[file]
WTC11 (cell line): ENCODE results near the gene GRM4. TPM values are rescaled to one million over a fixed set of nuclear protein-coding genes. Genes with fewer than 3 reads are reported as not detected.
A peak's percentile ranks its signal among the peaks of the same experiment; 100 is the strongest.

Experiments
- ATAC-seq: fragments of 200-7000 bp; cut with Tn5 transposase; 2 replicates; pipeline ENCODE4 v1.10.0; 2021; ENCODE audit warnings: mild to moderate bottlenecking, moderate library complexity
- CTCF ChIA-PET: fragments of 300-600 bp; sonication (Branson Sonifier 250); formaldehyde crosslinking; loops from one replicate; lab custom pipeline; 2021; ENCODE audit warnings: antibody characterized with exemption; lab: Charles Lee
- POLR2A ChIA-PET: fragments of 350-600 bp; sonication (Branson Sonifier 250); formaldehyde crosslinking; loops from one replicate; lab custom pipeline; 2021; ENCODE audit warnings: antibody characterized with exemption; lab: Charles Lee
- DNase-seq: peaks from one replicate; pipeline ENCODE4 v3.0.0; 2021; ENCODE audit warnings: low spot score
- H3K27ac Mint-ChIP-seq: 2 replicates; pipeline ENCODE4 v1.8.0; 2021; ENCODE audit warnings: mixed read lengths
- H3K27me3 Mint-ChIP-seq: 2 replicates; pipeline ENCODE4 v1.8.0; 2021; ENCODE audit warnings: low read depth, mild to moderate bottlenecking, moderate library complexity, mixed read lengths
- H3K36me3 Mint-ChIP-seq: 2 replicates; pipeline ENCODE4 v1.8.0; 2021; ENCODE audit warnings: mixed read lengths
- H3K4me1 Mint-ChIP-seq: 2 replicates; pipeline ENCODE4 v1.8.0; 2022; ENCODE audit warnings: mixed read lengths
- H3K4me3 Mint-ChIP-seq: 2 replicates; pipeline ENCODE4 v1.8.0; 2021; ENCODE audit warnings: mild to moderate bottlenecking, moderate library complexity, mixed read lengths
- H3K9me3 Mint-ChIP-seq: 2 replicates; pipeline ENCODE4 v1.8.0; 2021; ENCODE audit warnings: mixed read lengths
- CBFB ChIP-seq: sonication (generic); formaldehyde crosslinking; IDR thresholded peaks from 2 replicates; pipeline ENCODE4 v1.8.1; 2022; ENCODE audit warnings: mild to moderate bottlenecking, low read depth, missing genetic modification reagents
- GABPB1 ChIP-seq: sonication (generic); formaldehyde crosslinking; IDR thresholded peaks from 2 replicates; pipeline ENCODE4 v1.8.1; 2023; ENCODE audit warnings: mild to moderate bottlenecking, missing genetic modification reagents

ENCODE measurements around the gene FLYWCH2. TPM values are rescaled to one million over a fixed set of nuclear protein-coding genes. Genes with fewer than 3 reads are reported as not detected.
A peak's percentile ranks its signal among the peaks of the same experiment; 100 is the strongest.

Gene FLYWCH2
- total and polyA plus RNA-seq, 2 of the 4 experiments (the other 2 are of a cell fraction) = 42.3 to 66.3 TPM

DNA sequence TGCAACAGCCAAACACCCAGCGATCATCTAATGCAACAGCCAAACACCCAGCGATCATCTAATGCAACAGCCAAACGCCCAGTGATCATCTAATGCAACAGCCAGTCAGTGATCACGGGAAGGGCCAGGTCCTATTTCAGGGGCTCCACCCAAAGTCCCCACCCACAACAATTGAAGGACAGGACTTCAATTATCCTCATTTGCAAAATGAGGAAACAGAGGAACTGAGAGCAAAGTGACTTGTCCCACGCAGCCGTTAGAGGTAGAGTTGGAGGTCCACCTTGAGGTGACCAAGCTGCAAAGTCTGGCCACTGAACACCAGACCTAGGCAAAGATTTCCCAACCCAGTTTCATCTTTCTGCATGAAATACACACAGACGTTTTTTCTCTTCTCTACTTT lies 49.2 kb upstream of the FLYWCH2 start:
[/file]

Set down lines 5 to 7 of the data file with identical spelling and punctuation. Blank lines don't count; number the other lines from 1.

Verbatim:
- CTCF ChIA-PET: fragments of 300-600 bp; sonication (Branson Sonifier 250); formaldehyde crosslinking; loops from one replicate; lab custom pipeline; 2021; ENCODE audit warnings: antibody characterized with exemption; lab: Charles Lee
- POLR2A ChIA-PET: fragments of 350-600 bp; sonication (Branson Sonifier 250); formaldehyde crosslinking; loops from one replicate; lab custom pipeline; 2021; ENCODE audit warnings: antibody characterized with exemption; lab: Charles Lee
- DNase-seq: peaks from one replicate; pipeline ENCODE4 v3.0.0; 2021; ENCODE audit warnings: low spot score